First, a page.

Electric Cars Could Put A Charge In The Economy And More Local News
San Diego News Matters / February 3, 2020
Speaker 1: 00:00 It's Monday, February 3rd I'm Deb Welsh and you're listening to San Diego news matters from KPBS coming up, electric cars could put a charge in the San Diego economy and just when it looked like there wouldn't be any Republicans in the race for San Diego mayor.
Speaker 2: 00:17 I think we need to change the conversation on a few things that we are doing here in San Diego, mostly around homelessness and around housing.
Speaker 1: 00:24 That more coming up right after the break
Speaker 3: 00:36 [inaudible] [inaudible]
Speaker 1: 00:37 California's economy could get a major boost if a significant number of drivers switch to electric vehicles. KPV has reporter Eric Anderson says the steady comes from the nonpartisan think tank. Next 10
Speaker 2: 00:50 widespread adoption of electric cars and trucks could generate $140 billion for the state's economy in just 10 years. David Rowland Holst is an economist at the university of California Berkeley. His analysis examined the effect of drivers making the switch from petroleum fuels.
Speaker 4: 01:07 California spend about $60 billion a year on gasoline and redirecting a significant amount of that expenditure to the other things that households want to buy. You know, the services they want to buy. Could be a really potent stimulus for the state economy.
Speaker 2: 01:21 Roland Holst says that economic stimulus could also generate 400 to 500,000 new jobs as the shift away from fossil fuels happens. He says EVs would help the state hit greenhouse gas reduction goals and that would create a cleaner, healthier environment. Eric Anderson KPBS news,
Speaker 1: 01:39 the coronavirus continues to be a big story with more than 10,000 cases in China and over 200 deaths. KPBS as Sarah Casianos gives us a business take on the virus, the Corona virus isn't just affecting health. It's been spreading to the economy to the Dow. Jones was down 600 points on Friday due to the fear about the economic impact of the virus last week. The chairman of the federal reserve said it's too early to tell, but it has the potential to have a significant impact on the global economy. Mural COPEC is a lecturer at San Diego state and cofounder of bottom line marketing. He says it's already had an impact. Currently 19 airlines either have suspended or reduced the number of flights to China, hotels and hospitality, even consumer products like Nike. Shipping stuff out is going to be a challenge. And even Apple stock earlier in the week took, took a dive, a couple of points. The world health organization declared the Corona virus, an international public health emergency, which could fuel more economic fear. Sarah gets Yannis KPBS news. How are we residents and businesses suffered through a week of water restrictions late last year. Now they might be getting some help from the city council. KPBS reporter Matt Hoffman explains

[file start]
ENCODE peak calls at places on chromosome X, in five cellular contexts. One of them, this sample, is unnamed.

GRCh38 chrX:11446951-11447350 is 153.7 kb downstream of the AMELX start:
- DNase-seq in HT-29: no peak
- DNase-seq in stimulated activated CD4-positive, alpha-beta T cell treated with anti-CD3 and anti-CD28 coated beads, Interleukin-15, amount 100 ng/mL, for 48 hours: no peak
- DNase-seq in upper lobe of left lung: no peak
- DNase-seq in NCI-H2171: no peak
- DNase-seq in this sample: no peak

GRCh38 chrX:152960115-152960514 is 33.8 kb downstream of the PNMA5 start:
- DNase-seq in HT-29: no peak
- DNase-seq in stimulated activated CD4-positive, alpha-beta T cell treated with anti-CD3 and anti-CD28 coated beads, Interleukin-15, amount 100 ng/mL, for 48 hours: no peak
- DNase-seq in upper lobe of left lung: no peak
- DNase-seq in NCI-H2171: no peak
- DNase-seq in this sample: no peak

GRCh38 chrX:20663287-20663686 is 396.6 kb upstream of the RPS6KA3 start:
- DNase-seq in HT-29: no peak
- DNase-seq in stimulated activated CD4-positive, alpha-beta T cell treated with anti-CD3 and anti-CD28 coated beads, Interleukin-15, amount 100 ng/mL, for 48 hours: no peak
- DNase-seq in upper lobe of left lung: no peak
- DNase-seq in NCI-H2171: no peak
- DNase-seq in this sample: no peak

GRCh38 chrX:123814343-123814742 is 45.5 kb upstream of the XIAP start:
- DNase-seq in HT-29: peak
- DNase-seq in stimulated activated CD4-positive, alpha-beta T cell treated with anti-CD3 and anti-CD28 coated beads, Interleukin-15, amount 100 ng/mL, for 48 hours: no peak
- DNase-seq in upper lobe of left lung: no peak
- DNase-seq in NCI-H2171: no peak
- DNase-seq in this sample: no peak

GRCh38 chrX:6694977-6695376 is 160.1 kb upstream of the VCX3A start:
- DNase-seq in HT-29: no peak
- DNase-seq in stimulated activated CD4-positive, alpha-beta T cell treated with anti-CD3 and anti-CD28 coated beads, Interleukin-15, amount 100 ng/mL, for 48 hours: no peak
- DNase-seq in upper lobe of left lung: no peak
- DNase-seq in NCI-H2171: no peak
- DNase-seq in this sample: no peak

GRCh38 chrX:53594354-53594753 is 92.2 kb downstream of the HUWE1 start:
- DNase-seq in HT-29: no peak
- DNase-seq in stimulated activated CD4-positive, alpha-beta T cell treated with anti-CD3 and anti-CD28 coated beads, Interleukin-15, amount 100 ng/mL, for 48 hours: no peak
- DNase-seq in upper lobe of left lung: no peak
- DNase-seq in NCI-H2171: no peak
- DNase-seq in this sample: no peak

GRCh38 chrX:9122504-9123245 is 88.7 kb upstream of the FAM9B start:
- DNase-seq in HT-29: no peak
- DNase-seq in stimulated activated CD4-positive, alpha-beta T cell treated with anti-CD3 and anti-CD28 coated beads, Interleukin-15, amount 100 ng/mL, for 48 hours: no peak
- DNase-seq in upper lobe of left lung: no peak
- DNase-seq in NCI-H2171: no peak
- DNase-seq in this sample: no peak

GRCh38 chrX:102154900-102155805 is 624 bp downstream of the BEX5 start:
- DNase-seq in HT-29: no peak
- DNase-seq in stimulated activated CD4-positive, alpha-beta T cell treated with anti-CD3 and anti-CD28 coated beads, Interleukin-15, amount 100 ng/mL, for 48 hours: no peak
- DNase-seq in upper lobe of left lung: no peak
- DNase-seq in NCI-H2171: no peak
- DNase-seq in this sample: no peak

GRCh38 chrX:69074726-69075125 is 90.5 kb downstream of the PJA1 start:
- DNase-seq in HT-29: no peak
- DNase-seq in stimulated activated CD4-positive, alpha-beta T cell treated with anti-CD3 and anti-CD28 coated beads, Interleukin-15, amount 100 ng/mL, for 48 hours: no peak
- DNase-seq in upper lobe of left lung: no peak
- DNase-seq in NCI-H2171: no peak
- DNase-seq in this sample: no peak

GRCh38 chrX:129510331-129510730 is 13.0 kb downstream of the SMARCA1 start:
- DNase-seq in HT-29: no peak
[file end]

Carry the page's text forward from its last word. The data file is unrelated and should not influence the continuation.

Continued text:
Speaker 5: 02:59 after storm water contaminated pathways, water supply. In late November, officials told residents not to drink their water for a week. Now the city is looking to reimburse residents and businesses for lost water service. The city council is voting Tuesday on whether to give customers a onetime credit that on average would be $28 depending on water usage. Michelle Meeks lives in Poway.
Speaker 6: 03:19 My initial reaction was that so very small credit considering sick days, six days, having to boil water every single day. And if you have children that's um, every time you cook you clean. If you have animals, you take a bath, you brush your teeth. So every single day you're on high alert, you're extremely inconvenienced.
Speaker 5: 03:40 Nearly 200 stores and restaurants were forced to close for nearly a week during the water crisis. Restaurants use more water than the average home, so their water credit would likely be higher, but some say it won't be enough to cover loss business. Matt Hoffman, K PBS news,
Speaker 1: 03:54 the Marines rolled out the newF 35 fighter jet at Miramar Friday. KPBS military reporter Steve Walsh says neighbors are concerned about noise and safety.
Speaker 7: 04:05 Marine air station Miramar held an open house for the new [inaudible]. Friday. The Marines are predicting that theF 35 won't increase the noise levels dramatically. Says Colonel Charles Dockery who runs Miramar.
Speaker 8: 04:17 If I was to compare it at 35 to fat and it's about a one to three decimal difference depending on if you compare it to an [inaudible] or an EP 16 or an ABA.
Speaker 7: 04:25 Neighbors in nearby university city remain where he says Ron Bellinger in 2008 a fighter crashed into their neighborhood. They continued to see fighters flying low.
Speaker 8: 04:35 That's what we have. We signed up for our own and got our houses here, but we didn't sign up for the ones that are just at the top of the Palm trees going 400 miles an hour and they're in the wrong spot.
Speaker 7: 04:44 Cradle Dockery says the Marine flights are controlled by the FAA. Steve Walsh KPBS news,
Speaker 1: 04:49 the Iowa caucuses get underway today. The same day, California begins sending out ballots to many voters, Capitol, public radio, Scott rod reports,
Speaker 9: 04:59 unlike in previous years, California's presidential primary is on March 3rd or super Tuesday, but voting in the golden state starts well ahead of election day. If you vote by mail, you should expect to see a ballot in your mailbox in the coming days. Haven't registered yet. Don't panic. California allows voter registration through election day. If you receive your ballot and don't see any presidential candidates, also don't panic. That likely means you've registered no party preference. If you'd like to vote in the presidential primary, you just need to request a ballot from your County for that party's presidential election or re-register for that party in Sacramento. I'm Scott. Rod,